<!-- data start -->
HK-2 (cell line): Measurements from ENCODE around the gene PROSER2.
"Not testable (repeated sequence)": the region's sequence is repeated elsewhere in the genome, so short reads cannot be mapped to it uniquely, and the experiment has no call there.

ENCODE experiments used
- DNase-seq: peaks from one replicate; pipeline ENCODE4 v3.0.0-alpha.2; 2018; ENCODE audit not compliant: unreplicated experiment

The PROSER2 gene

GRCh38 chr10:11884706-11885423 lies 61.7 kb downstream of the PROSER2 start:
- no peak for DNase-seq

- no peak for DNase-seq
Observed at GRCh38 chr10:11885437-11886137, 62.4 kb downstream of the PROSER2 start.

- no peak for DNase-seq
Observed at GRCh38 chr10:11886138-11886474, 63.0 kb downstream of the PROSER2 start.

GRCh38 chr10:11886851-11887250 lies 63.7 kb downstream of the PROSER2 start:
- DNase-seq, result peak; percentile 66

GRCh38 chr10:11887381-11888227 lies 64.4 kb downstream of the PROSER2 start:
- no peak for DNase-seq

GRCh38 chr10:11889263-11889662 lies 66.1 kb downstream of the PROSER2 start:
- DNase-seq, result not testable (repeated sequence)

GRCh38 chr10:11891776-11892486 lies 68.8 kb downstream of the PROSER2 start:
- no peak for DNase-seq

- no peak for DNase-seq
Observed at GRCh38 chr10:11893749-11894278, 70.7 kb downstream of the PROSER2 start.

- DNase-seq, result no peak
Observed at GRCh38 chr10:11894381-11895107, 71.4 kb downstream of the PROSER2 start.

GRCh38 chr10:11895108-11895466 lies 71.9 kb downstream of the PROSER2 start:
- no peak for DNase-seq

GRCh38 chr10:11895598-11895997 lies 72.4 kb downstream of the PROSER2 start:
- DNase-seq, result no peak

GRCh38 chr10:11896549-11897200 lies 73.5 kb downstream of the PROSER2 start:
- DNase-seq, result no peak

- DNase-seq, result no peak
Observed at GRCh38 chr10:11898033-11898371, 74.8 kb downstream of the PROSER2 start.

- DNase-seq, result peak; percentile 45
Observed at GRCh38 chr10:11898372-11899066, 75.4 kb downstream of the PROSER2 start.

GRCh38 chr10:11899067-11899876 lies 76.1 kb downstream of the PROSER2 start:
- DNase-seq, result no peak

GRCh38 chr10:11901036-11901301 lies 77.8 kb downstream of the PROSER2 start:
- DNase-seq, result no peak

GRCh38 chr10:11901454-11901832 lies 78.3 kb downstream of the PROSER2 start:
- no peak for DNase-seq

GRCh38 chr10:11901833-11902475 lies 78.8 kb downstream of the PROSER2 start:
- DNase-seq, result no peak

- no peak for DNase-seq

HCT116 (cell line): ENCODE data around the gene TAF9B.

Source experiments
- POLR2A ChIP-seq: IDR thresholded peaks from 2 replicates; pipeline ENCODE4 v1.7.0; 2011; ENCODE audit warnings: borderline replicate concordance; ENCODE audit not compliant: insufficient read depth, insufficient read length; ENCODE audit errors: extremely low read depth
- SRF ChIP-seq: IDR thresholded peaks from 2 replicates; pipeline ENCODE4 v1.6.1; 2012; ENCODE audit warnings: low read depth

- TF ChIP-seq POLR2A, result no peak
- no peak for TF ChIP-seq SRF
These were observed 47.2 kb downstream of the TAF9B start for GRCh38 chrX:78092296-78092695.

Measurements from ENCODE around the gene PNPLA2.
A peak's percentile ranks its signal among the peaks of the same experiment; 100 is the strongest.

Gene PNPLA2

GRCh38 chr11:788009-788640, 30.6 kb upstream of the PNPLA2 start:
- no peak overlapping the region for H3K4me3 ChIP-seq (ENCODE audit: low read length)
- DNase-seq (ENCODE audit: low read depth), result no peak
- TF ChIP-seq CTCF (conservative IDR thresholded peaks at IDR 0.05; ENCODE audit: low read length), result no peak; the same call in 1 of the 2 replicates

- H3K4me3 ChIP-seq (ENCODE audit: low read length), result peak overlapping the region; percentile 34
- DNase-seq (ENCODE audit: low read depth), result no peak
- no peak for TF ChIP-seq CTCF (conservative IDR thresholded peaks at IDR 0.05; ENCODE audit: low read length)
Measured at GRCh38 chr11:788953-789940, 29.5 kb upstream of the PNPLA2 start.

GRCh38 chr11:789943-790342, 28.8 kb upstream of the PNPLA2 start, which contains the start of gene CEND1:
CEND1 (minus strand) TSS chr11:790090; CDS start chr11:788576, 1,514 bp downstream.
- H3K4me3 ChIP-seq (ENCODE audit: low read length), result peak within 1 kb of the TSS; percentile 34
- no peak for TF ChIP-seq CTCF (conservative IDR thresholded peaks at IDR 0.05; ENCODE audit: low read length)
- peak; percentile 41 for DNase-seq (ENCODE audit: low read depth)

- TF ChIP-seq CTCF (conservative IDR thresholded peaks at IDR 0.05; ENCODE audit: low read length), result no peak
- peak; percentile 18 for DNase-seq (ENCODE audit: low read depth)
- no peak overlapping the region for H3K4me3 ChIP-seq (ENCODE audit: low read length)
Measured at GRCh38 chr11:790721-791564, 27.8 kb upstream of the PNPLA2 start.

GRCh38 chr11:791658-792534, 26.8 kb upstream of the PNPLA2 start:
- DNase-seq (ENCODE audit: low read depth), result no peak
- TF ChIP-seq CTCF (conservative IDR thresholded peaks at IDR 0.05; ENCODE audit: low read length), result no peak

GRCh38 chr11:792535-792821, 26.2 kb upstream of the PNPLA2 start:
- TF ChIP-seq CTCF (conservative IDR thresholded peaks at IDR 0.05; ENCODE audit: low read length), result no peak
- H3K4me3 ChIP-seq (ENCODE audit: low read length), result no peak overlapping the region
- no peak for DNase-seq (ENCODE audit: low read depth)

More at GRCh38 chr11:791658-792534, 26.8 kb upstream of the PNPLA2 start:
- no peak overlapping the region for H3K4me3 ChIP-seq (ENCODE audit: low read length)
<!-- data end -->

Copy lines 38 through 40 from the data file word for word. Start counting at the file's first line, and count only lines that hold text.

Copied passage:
GRCh38 chr10:11901454-11901832 lies 78.3 kb downstream of the PROSER2 start:
- no peak for DNase-seq

GRCh38 chr10:11901833-11902475 lies 78.8 kb downstream of the PROSER2 start: